Overall our experiences with the restaurants here have been excellent. The wait staff so friendly, any restaurant we visited more than once ended in hugging, kissing and tipping. My personal thought is that all over Spain they take an interest in ensuring tourists are comfortable during their stay. Almost without exception the menus contained hamburgers, pizzas and (are you reading this Ro and Cait??) some kind of pasta with Bolognese. That's right, no matter where I traveled in Spain my comfort foods followed. I did think, however, that there was a definite lack of avocado and tortilla (the corn/flour variety) also not a taco to be found...... I'll be making up for this upon my return.
At this point I'd like to point out some great things about the menus some funny things about the menus, and some "differences" in customs.
1. Olives are plentiful here and while always on the menu as a tapas, can also just appear on your table when you sit.
2. Bread is brought to your table in a basket as soon as you are seated and you are charged for it whether you ate it or not.
3. I don't think I ever got the hang of ordering "tapas" I thought they would be little dishes to share but Tom and I consistently over ordered because the "tapas" plates were huge.
4. To the contrary; we were REALLY good at ordering wine, beer and sangrias.
5. Once your order arrives don't ask for silverware until you have checked under the bread in the bread basket. A knife and fork most likely have been carefully wrapped in a napkin and placed under the bread you weren't going to eat but now have to touch to retrieve your utensils. Coincidence?? I think not...
6. I thought it was really nice that every menu in Barcelona has every item on their menus in 4 languages. 1st in Spanish, 2nd in Catalan, 3rd in English, and lastly in French. (that's right we were ahead of Robes Pierre.......)AND just in case you didn't recognize your language there are little national flags to the left to help you. Well not a U.S.A flag, but the Union Jack, well U.K. IS closer. After Barcelona the Catalan was dropped from the menus so everywhere else had 3 languages. In Torremolinos actually added German to the mix. All in all we really felt the restaurant owners wanted to connect with the tourists.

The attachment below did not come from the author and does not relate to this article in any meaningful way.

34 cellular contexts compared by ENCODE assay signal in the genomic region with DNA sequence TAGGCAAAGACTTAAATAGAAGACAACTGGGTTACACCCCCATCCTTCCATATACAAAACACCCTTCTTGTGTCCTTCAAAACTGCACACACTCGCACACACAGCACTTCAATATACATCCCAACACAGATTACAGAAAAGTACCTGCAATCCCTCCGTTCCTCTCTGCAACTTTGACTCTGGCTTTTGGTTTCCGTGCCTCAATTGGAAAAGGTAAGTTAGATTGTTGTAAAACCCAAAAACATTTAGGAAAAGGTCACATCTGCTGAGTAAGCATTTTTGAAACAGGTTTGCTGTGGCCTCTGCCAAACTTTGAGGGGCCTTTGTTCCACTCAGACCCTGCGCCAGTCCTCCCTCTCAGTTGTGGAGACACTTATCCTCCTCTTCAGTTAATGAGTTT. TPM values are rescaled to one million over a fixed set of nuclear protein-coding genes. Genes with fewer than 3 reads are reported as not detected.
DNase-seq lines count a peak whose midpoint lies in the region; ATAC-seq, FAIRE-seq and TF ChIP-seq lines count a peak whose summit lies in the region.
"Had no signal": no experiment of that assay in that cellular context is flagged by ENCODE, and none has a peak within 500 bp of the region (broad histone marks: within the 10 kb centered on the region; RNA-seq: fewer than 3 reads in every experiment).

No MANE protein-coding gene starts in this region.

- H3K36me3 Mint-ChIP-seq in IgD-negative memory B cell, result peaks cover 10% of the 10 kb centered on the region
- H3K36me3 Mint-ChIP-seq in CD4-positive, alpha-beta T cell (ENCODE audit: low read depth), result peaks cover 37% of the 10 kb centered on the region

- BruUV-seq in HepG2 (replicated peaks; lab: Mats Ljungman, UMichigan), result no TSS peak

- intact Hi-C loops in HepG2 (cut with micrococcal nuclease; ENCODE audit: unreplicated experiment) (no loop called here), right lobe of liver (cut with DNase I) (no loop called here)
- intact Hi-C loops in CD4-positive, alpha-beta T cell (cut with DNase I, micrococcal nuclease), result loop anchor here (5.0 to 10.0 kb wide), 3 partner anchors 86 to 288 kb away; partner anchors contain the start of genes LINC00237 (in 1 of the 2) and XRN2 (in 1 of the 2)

7. Amusingly every menu we encountered had a typo on the English translation menu, such as "Tunna", "Hot Doc" and "Hamger." Tom and I immediately began playing the "where's the typo" game every time we sat down. I took photo of some.
8. The sandwiches...LOL a lot of them came with a fried egg on it. Hamburgers too for that matter. It was written out on the menu and at least one time I remembered to have them omit the egg but most of the time we forgot. A triple Decker club sandwich with a fried egg is really hard to eat especially because it had a hole cut out of the top piece of bread exposing the yolk.
9. Listen up.... when you see "tortilla" on a Spanish menu it is NOT a corn or flour tortilla!!! It is an egg/artichoke/potato dish and comes in a round patty. You are supposed to eat it with bread or crackers. Very disappointing on the first go around, very much okay after that.
10. Most salads come without dressing but oil and vinegar are provided on the table. Very simple and lovely I thought.
11. Croquettes... little bullets of fun. The can be made with ham, chicken or fish and more I imagine. A very delightful tapas, we ordered them a few times.
12. I really feel like Tom got the short end of the stick where tapas is concerned because I won't eat fish and don't experiment with unknown foods. He had to wait until we got to Seville to even try the Spanish Paella dish because previously to Seville the paella dishes were meant for 2 persons only.
Okay that's it for my gastronomic dissertation......